Meeting the challenges of myasthenia gravis at Mayo Clinic in Florida
With the addition of Juan J. Figueroa, M.D., there are now five neurologists specializing in neuromuscular disease at Mayo Clinic in Florida. "Each of us in the neuromuscular practice routinely treats patients with early diagnosis of myasthenia gravis, as well as those with more-complicated symptoms that may be difficult to diagnose or may be refractory to standard treatments," says Devon I. Rubin, M.D.
The management of myasthenia gravis (MG) can be challenging. Response to treatment can vary widely within and across patients. While some patients have classic symptoms and respond well to first line medications, others present with unusual distributions of weakness or test negative for the typical antibodies, which can complicate the diagnosis.
Even for patients with a definitive diagnosis, MG may vary over time in its response to medication. Management requires careful monitoring of the potency, duration and type of medication offered. Experienced neuromuscular clinicians can help determine the best combination of therapies for routine care and specialized treatments of symptom exacerbation and crisis management.
Mayo Clinic pioneered discoveries in the mechanisms of MG, distinguishing it from other, related neurologic autoimmune disorders, and developed many of the clinical tools to manage it. Across Mayo, diagnosis integrates the expertise of:
- Neurologists to conduct the physical examination and EMG testing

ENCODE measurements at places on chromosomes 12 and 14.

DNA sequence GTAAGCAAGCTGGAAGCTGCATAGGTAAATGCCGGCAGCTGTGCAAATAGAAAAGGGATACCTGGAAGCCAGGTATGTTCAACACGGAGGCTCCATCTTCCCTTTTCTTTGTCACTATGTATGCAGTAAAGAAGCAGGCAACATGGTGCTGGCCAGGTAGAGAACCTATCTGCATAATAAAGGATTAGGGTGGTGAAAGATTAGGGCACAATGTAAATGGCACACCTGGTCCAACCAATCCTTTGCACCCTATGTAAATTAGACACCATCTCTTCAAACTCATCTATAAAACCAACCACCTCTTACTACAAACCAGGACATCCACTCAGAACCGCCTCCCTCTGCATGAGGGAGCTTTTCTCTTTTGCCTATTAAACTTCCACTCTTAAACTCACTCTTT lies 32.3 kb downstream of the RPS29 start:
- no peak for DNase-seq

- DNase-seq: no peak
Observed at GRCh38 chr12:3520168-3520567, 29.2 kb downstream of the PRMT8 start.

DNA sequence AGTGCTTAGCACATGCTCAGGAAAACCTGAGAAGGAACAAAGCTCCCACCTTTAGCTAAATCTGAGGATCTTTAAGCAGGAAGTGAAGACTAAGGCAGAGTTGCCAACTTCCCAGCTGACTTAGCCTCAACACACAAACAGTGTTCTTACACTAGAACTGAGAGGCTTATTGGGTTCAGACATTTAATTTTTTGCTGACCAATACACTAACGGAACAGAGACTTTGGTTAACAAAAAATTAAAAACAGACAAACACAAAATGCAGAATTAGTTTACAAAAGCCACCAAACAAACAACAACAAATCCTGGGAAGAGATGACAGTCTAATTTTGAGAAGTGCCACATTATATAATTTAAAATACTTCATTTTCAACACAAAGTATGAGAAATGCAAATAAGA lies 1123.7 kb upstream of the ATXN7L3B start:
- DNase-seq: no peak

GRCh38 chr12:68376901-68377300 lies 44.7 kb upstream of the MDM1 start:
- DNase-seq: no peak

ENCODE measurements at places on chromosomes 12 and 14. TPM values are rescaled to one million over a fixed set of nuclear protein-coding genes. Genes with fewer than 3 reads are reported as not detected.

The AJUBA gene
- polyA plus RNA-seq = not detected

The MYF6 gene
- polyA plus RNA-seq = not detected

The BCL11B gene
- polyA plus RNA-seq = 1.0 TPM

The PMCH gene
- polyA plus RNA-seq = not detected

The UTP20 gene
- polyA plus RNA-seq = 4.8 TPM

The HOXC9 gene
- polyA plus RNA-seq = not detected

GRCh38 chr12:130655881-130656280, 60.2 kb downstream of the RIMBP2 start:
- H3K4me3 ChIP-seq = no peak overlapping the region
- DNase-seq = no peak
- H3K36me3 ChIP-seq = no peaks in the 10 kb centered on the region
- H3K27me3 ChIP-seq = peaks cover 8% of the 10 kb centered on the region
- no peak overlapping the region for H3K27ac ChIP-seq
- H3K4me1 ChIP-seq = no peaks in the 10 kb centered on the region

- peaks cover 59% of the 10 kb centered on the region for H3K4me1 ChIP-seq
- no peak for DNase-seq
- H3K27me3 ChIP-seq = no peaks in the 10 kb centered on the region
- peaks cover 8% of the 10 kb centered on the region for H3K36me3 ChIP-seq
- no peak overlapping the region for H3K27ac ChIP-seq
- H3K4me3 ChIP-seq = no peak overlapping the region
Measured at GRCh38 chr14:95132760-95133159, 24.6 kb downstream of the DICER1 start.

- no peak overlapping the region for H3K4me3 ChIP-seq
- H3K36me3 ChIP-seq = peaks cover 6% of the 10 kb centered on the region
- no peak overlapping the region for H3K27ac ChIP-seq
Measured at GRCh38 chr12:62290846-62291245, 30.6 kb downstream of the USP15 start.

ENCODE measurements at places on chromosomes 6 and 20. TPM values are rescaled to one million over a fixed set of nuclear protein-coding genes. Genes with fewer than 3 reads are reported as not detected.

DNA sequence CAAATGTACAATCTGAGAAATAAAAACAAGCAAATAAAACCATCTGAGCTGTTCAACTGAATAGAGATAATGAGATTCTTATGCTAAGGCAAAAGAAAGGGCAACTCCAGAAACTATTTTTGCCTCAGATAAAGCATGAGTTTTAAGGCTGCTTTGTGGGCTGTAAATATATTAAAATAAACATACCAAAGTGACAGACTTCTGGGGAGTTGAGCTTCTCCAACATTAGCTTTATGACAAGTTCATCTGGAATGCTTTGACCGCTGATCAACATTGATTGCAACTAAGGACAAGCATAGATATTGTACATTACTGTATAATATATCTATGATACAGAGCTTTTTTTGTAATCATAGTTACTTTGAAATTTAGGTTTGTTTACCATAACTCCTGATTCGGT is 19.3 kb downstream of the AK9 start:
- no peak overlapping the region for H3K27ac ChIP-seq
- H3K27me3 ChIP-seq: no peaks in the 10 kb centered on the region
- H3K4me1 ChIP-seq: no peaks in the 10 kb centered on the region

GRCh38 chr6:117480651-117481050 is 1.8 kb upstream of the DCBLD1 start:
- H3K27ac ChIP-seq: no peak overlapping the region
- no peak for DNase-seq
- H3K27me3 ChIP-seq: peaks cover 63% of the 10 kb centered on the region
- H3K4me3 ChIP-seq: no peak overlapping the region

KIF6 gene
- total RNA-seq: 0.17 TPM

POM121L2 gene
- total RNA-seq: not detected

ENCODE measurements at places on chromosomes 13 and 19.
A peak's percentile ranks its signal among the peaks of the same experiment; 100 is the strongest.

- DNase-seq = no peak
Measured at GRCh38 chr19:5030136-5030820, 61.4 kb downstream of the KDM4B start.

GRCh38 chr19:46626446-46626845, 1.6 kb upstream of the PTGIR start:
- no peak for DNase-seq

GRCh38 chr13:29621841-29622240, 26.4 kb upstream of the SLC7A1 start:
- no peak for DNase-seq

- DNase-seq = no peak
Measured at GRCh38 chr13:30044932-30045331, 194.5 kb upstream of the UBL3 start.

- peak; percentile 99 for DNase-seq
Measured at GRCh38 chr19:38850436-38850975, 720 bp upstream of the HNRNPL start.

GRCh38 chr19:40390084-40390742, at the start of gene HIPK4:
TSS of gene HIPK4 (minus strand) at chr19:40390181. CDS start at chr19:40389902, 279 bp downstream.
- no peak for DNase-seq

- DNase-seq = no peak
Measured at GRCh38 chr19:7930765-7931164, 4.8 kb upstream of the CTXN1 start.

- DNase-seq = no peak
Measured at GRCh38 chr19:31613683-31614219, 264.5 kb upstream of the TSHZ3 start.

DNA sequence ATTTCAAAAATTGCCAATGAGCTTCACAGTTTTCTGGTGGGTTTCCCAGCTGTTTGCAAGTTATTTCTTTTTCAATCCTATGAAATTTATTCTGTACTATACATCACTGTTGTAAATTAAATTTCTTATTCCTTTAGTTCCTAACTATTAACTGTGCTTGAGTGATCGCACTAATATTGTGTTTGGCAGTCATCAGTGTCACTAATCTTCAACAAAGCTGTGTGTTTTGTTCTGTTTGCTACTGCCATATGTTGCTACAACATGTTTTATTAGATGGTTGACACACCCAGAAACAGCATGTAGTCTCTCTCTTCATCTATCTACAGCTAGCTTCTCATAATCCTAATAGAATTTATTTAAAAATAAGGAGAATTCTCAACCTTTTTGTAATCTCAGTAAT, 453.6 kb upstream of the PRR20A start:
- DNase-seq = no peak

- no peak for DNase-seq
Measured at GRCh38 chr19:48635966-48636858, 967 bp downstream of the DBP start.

- Neuro-ophthalmologists to distinguish ocular muscle symptoms of MG from other ocular muscle conditions
- Immunologists to detect the serum antibodies associated with MG
- Radiologists to interpret imaging studies of the thymus
- Thoracic surgeons to help determine whether thymectomy is a necessary or viable treatment option
Neuromuscular neurologists at Mayo conduct repetitive stimulation studies, as well as single fiber EMG, considered the most sensitive electrodiagnostic test of neuromuscular transmission. Both tests require specialized skill not only to administer but also to interpret.
"Single fiber studies are very helpful in diagnosing mild disease when other tests fail to demonstrate abnormalities," explains Dr. Rubin. "For example, if someone has a slight eyelid droop or a mild case of double vision, the single fiber EMG is extremely valuable in helping to confirm the diagnosis of mild MG."
His neurology colleague Elliot L. Dimberg, M.D., adds, "Most patients with MG have ocular findings — ptosis or diplopia — regardless of whether or not they have weakness in the extremities or extensor muscles or difficulty in speech, swallowing or respiration. We're fortunate to have Paul W. Brazis, M.D., our neuro-opthalmologist, to differentiate ocular muscle symptoms suspicious for MG from other types of ocular conditions."
Diagnosis includes testing for antibodies associated with MG, such as acetylcholine receptor antibodies (AChR), which block acetylcholine receptors at the postsynaptic neuromuscular junction. In patients who test seronegative for AChR, further antibody analysis may include a test for muscle-specific kinase (MuSK), a relatively new antibody associated with MG.